A roulette table has dozens of bets that can make you rich, or strip you of your hard earned cash. Ann Rusher wouldn't take a chance at one of her tables. "I mean look at that," she said, looking over a table filled with options that favor the casino. "Would you bet everything you own on that?"
Rusher sure wouldn't. The Copa's casino director knows the odds of getting wiped out are pretty high. "For one, it's an extremely high house edge game," she said.
Sunday night, Ashley Revell took on the house. And he got lucky.
But addiction counselor Doug Knapp said good fortune on one lucky spin could be a compulsive gambler's undoing. "Yes, I think that gives a lot of people that false hope," he said. Knapp works with South Mississippi gamblers who risk their lives by risking their fortunes. He thought the bet it all gamble in Las Vegas was foolish. "I mean he gambled, he gave away everything. I mean he would have lost anything in the world that he had," he said.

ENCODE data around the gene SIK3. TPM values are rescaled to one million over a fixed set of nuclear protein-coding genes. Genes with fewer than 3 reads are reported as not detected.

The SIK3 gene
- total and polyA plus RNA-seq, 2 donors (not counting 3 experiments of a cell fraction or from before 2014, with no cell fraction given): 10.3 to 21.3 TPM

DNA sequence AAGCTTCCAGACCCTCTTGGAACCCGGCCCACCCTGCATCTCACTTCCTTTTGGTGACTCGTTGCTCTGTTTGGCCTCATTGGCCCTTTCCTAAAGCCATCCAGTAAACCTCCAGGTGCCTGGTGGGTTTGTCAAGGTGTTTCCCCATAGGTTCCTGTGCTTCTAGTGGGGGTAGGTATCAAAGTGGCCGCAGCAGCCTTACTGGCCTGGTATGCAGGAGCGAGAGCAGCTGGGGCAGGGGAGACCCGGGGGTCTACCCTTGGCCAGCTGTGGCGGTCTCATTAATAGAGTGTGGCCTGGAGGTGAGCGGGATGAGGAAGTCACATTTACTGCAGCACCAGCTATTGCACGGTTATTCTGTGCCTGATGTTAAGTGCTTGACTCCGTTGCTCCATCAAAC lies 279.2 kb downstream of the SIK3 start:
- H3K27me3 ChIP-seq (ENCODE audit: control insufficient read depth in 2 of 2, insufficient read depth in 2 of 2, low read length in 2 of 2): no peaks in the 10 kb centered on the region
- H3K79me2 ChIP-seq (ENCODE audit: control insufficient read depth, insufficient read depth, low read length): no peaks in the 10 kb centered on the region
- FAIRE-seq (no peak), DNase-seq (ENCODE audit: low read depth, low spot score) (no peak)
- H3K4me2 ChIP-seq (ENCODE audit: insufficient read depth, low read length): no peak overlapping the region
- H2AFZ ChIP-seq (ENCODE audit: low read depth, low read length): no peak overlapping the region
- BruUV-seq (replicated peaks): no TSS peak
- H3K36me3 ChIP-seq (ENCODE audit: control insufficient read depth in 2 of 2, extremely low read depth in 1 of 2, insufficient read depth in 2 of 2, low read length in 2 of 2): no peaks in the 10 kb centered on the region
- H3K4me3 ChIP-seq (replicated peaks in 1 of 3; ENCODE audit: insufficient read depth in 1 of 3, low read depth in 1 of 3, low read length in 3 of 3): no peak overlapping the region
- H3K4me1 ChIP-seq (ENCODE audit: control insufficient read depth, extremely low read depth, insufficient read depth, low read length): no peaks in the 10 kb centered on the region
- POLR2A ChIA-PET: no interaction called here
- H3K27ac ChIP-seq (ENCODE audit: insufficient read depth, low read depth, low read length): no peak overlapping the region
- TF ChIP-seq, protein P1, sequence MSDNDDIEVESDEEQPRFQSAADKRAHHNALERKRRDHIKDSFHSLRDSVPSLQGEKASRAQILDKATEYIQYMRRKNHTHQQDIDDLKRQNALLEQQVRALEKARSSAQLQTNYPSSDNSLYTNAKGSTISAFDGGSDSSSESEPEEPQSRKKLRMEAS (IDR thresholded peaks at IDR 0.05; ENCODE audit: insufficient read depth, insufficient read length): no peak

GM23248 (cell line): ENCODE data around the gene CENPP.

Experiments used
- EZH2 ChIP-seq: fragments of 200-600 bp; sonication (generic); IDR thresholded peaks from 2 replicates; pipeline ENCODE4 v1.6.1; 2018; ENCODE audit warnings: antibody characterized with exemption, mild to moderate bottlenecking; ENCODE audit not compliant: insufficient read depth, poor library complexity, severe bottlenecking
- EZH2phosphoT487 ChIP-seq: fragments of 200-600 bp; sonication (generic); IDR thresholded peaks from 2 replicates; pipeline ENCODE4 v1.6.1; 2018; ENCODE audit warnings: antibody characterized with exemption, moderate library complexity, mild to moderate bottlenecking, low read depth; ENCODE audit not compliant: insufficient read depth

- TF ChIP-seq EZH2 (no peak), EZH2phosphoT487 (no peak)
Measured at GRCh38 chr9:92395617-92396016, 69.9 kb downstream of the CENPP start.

Ann Rusher said her casino tries to keep patrons from risking too much money, especially regular customers. She said stunts like Revell's gamble should be avoided. "I really, honestly hope that people don't try that, because this was just luck, it was just luck," she stressed. And according to Rusher, luck is usually something on the casino's side -- especially at a roulette table.
On Good Morning America this morning, Ashley Revell admitted that in retrospect, he shouldn't have taken the risk.
If you've taken one too many risks, and you need help, you can call the Mississippi Council on Compulsive Gambling . That phone number is 1-888-777-9696.